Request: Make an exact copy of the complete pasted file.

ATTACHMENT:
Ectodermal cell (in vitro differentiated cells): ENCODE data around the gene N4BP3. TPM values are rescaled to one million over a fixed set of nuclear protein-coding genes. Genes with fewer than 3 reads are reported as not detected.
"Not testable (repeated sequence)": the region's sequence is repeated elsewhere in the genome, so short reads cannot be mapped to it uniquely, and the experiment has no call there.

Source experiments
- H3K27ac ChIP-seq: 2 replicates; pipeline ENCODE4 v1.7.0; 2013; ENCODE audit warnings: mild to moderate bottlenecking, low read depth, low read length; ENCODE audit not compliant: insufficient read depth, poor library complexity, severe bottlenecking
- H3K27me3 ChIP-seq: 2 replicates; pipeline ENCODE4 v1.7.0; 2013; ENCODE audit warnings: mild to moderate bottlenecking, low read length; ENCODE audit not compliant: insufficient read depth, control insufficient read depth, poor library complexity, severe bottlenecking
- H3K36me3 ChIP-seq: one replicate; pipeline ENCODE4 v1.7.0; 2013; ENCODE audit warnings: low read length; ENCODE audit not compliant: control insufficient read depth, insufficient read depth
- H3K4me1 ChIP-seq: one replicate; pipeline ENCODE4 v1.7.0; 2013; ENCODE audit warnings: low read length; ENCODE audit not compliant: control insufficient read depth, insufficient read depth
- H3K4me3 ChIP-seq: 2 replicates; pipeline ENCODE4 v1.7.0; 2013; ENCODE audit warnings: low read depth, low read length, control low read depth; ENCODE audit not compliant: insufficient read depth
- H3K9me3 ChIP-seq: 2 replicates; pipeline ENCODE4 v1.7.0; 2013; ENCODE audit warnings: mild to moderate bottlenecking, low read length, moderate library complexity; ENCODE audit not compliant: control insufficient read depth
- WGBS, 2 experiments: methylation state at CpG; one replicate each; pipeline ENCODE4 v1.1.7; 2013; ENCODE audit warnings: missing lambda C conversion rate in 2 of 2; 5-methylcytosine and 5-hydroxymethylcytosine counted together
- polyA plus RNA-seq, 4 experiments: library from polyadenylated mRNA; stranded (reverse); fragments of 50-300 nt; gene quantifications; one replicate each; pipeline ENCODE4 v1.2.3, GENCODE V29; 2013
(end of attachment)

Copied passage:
Ectodermal cell (in vitro differentiated cells): ENCODE data around the gene N4BP3. TPM values are rescaled to one million over a fixed set of nuclear protein-coding genes. Genes with fewer than 3 reads are reported as not detected.
"Not testable (repeated sequence)": the region's sequence is repeated elsewhere in the genome, so short reads cannot be mapped to it uniquely, and the experiment has no call there.

Source experiments
- H3K27ac ChIP-seq: 2 replicates; pipeline ENCODE4 v1.7.0; 2013; ENCODE audit warnings: mild to moderate bottlenecking, low read depth, low read length; ENCODE audit not compliant: insufficient read depth, poor library complexity, severe bottlenecking
- H3K27me3 ChIP-seq: 2 replicates; pipeline ENCODE4 v1.7.0; 2013; ENCODE audit warnings: mild to moderate bottlenecking, low read length; ENCODE audit not compliant: insufficient read depth, control insufficient read depth, poor library complexity, severe bottlenecking
- H3K36me3 ChIP-seq: one replicate; pipeline ENCODE4 v1.7.0; 2013; ENCODE audit warnings: low read length; ENCODE audit not compliant: control insufficient read depth, insufficient read depth
- H3K4me1 ChIP-seq: one replicate; pipeline ENCODE4 v1.7.0; 2013; ENCODE audit warnings: low read length; ENCODE audit not compliant: control insufficient read depth, insufficient read depth
- H3K4me3 ChIP-seq: 2 replicates; pipeline ENCODE4 v1.7.0; 2013; ENCODE audit warnings: low read depth, low read length, control low read depth; ENCODE audit not compliant: insufficient read depth
- H3K9me3 ChIP-seq: 2 replicates; pipeline ENCODE4 v1.7.0; 2013; ENCODE audit warnings: mild to moderate bottlenecking, low read length, moderate library complexity; ENCODE audit not compliant: control insufficient read depth
- WGBS, 2 experiments: methylation state at CpG; one replicate each; pipeline ENCODE4 v1.1.7; 2013; ENCODE audit warnings: missing lambda C conversion rate in 2 of 2; 5-methylcytosine and 5-hydroxymethylcytosine counted together
- polyA plus RNA-seq, 4 experiments: library from polyadenylated mRNA; stranded (reverse); fragments of 50-300 nt; gene quantifications; one replicate each; pipeline ENCODE4 v1.2.3, GENCODE V29; 2013